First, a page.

Twitter is planning to remove the ability to "like" tweets in a radical move that aims to improve the quality of debate on the social network.
This is an interesting move, if true. The Like — or a variation of it — has become such a standard feature of most social networks that it's hard to imagine life without it. But it could well be one of the most damaging features of the the service. Likes trigger the part of us that craves validations and so, conversely, an absence of them feels like a rejection.
But psychologists have suggested that they may be causing social media addiction among users who crave endorsement from their peers. It has led to a trend where young people will tweet or share something on Instagram and Facebook but will delete it if they have not received enough “likes” shortly after.
I'm a regular user of a service where liking is just private bookmarking. It does, in fact, encourage higher-quality conversations, because if you want someone to know that you appreciate what they posted, you have to write something. And that can lead to some great discussions. It also means that the service has an almost complete absence of "Like-bait" posts. This could be a transformative change to Twitter, and will genuinely start to change the social dynamics of the platform.
Retweets: the context collapse machine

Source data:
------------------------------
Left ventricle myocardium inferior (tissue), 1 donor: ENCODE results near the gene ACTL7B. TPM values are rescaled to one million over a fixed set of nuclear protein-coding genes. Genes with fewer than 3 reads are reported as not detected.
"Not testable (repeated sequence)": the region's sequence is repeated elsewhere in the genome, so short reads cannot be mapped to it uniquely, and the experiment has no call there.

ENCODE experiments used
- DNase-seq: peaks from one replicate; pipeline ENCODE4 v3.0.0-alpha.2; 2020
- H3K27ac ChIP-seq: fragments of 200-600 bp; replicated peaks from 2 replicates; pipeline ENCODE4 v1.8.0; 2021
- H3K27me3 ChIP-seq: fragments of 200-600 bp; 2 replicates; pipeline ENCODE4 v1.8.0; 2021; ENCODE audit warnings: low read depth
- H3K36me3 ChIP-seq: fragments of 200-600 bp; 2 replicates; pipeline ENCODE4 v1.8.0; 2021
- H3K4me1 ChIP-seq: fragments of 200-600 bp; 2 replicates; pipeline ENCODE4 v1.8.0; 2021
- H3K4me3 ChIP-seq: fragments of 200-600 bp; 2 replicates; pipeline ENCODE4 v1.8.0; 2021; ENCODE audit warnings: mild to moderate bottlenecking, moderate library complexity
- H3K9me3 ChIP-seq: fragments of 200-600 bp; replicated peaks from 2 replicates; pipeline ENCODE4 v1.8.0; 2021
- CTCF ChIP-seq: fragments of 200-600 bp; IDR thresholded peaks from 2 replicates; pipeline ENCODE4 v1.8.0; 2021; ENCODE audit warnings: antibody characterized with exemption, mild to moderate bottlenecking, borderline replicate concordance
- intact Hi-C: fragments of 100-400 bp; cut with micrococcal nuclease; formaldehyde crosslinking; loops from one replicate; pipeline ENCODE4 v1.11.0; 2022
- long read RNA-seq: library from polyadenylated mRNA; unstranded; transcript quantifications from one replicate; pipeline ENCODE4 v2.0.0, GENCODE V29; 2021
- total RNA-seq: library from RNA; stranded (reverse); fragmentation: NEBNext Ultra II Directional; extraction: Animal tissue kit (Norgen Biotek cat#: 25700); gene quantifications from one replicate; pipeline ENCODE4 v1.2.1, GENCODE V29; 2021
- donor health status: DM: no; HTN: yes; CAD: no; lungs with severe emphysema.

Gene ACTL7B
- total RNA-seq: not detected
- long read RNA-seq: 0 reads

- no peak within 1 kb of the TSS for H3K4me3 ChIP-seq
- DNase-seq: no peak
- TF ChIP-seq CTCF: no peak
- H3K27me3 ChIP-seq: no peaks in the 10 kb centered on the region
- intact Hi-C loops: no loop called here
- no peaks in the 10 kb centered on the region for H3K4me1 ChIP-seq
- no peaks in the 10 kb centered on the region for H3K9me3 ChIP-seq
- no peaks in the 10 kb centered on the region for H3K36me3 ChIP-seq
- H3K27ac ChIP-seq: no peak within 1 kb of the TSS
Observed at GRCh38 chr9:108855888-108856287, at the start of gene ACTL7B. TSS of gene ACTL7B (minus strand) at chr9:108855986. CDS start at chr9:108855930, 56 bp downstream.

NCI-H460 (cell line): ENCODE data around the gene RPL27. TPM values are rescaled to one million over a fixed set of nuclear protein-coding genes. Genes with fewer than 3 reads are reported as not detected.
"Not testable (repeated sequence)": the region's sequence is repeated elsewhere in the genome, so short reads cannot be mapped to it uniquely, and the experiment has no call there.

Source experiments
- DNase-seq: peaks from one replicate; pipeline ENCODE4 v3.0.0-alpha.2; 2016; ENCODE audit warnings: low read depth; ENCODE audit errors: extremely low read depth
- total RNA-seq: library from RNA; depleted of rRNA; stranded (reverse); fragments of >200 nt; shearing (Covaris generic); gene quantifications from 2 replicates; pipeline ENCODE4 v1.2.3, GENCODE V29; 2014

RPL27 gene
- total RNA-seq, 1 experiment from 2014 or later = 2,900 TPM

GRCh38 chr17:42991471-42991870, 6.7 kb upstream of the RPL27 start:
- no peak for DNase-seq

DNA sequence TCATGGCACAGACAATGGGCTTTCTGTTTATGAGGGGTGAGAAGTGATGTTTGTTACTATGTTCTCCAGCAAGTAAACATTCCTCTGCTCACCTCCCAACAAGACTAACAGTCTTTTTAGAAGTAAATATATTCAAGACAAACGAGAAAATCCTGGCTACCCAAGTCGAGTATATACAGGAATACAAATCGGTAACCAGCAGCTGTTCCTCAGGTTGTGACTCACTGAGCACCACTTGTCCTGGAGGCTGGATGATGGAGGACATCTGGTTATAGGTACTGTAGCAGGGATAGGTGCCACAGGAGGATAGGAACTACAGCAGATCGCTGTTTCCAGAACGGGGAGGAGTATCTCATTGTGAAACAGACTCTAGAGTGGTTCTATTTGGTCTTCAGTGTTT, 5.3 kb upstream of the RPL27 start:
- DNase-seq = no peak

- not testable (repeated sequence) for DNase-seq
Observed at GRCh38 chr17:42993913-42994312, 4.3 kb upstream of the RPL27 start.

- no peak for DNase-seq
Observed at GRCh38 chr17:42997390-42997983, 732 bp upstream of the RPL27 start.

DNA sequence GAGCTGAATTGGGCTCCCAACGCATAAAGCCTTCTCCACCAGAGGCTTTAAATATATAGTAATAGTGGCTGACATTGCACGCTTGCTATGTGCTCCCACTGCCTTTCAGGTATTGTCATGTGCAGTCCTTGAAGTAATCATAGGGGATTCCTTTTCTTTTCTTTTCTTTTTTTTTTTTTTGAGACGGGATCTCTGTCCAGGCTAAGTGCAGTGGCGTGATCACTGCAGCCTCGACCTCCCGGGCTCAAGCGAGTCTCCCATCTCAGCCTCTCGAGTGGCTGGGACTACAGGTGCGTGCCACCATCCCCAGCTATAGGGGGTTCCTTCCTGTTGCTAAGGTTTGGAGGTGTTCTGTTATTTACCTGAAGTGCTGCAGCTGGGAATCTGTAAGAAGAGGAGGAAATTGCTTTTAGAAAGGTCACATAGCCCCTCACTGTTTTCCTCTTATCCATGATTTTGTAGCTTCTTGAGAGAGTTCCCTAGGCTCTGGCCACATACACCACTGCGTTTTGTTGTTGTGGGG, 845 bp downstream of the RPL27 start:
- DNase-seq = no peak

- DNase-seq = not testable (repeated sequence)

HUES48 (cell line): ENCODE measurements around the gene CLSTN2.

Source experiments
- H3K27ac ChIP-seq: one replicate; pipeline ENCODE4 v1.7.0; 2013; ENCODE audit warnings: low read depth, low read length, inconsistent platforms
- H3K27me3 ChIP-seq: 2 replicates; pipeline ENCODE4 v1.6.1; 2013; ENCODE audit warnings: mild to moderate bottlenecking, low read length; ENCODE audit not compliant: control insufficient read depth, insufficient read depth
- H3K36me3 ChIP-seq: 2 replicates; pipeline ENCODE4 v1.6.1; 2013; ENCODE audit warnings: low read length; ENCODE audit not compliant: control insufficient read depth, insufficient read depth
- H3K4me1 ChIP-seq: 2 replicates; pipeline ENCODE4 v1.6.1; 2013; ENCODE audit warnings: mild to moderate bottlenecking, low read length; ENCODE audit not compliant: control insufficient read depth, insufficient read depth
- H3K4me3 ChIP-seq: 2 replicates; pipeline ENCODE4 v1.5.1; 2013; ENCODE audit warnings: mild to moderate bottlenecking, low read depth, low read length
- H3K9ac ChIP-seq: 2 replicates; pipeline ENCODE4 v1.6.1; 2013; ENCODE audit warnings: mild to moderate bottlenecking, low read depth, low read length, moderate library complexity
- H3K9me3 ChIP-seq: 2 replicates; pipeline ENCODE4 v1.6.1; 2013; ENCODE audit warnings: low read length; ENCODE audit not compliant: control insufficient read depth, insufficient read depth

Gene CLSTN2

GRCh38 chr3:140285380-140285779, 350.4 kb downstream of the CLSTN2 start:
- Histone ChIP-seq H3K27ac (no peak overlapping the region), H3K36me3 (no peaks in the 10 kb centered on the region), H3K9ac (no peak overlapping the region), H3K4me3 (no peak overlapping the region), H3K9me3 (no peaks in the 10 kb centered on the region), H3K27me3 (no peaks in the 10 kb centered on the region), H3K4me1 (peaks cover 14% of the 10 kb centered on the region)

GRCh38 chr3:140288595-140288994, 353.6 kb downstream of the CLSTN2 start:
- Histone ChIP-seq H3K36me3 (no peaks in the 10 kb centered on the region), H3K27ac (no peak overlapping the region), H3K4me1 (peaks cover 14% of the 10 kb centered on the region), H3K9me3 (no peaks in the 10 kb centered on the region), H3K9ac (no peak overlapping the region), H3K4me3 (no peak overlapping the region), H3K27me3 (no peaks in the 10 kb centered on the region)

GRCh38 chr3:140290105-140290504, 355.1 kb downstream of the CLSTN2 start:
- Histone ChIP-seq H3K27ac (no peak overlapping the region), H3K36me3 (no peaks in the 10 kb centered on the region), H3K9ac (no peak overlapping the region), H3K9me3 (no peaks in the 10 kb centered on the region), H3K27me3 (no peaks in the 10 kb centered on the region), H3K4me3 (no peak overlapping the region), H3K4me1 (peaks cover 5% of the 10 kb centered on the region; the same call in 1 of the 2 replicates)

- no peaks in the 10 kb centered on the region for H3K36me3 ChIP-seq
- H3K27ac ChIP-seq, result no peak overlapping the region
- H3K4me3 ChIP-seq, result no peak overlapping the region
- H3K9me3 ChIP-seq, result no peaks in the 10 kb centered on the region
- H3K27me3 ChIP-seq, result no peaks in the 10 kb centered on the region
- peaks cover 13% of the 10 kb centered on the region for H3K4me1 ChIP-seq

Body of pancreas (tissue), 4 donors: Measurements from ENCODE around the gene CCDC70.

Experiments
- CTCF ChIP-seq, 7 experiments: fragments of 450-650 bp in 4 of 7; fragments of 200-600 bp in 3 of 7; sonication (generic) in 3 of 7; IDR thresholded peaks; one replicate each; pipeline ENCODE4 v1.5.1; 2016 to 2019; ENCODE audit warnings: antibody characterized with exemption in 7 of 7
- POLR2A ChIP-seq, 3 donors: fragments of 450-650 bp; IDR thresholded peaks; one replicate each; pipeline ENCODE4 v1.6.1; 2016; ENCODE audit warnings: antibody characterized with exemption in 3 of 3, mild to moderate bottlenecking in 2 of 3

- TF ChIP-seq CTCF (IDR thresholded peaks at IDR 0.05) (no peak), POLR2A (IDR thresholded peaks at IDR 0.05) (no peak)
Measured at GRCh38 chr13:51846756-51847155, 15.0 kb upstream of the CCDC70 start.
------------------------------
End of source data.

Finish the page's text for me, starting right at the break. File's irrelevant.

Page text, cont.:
However, I do think that there should be a target higher on Twitter's list: the native retweet. The most recent episode of the Accidental Tech Podcast discussed this at some length, and it's worth thinking about. The problem with the native retweet is that it's easy, and that it rips a tweet from its native context.
In the old days, retweeting was a manual and time-consuming process. You had to copy and paste the tweet, type "RT @username" at the beginning, and often edit the tweet to keep all that within 140 characters. Twitter's native retweet functionality, introduced in late 2009, broke that, and allowed you to propel a tweet forwards with a single click of a button.
That feels great for the person being retweeted, and drives affirmation-seeking behavior just as Likes do, but also creates context collapse, where tweets become detached from the personality and language of both their creator and the social group they hang around with online. That context collapse is the source of so much anger and disagreement on Twitter that killing the native retweet could solve much of Twitter's toxicity problem in one fell stroke.
Twitter has admitted that it is considering the role of the Like button, but cautioned that we shouldn't expect changes soon: